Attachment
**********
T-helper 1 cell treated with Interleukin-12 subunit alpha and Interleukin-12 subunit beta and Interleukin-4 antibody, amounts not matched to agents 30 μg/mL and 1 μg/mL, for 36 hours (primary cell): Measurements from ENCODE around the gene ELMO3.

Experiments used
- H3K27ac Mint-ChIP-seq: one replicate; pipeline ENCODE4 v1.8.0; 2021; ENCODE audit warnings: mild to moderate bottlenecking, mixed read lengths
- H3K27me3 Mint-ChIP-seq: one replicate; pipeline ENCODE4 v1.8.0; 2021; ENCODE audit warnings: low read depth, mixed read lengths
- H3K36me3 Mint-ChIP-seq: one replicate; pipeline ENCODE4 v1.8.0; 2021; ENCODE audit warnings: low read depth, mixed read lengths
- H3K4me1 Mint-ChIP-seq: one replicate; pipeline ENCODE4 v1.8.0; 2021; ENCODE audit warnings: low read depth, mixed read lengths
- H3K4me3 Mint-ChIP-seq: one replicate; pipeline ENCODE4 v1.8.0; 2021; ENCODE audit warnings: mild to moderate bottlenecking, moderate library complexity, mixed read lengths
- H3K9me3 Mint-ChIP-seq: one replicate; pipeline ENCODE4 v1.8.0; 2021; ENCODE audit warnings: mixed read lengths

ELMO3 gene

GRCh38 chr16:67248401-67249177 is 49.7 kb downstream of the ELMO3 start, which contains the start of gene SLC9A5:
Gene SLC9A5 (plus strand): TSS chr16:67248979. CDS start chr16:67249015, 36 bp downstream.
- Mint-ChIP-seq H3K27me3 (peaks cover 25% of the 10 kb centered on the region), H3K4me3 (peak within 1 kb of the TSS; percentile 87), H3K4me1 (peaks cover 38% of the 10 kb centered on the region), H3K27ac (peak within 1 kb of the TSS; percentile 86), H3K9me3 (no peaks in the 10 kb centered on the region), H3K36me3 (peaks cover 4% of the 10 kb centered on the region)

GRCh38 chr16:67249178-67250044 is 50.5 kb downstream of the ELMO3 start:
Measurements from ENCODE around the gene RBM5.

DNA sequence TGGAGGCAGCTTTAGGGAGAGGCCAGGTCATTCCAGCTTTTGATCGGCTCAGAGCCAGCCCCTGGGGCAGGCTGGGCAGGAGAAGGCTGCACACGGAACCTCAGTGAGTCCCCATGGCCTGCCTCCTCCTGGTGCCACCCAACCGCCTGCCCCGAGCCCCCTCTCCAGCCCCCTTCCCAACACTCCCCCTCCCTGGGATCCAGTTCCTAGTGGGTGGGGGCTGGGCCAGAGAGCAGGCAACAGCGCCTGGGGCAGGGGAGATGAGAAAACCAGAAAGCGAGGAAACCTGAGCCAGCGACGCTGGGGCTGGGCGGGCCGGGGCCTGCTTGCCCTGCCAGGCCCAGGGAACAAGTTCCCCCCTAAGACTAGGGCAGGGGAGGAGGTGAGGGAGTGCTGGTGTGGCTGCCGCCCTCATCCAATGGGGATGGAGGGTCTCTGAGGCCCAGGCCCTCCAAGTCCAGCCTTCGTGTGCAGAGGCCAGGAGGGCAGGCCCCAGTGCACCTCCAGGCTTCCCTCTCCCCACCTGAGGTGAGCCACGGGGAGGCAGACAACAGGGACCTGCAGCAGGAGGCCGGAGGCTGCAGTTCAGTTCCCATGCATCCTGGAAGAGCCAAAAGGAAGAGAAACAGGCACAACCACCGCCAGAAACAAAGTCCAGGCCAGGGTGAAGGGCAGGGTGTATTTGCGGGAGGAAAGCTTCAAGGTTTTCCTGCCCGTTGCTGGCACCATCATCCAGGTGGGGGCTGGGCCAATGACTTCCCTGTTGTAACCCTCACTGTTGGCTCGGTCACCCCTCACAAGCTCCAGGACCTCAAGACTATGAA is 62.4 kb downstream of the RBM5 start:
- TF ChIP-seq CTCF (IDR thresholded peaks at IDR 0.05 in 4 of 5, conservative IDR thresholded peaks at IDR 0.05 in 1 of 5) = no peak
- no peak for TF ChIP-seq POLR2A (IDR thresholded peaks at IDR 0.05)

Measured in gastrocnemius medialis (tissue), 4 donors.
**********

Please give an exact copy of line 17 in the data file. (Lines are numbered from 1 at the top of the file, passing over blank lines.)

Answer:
- no peak for TF ChIP-seq POLR2A (IDR thresholded peaks at IDR 0.05)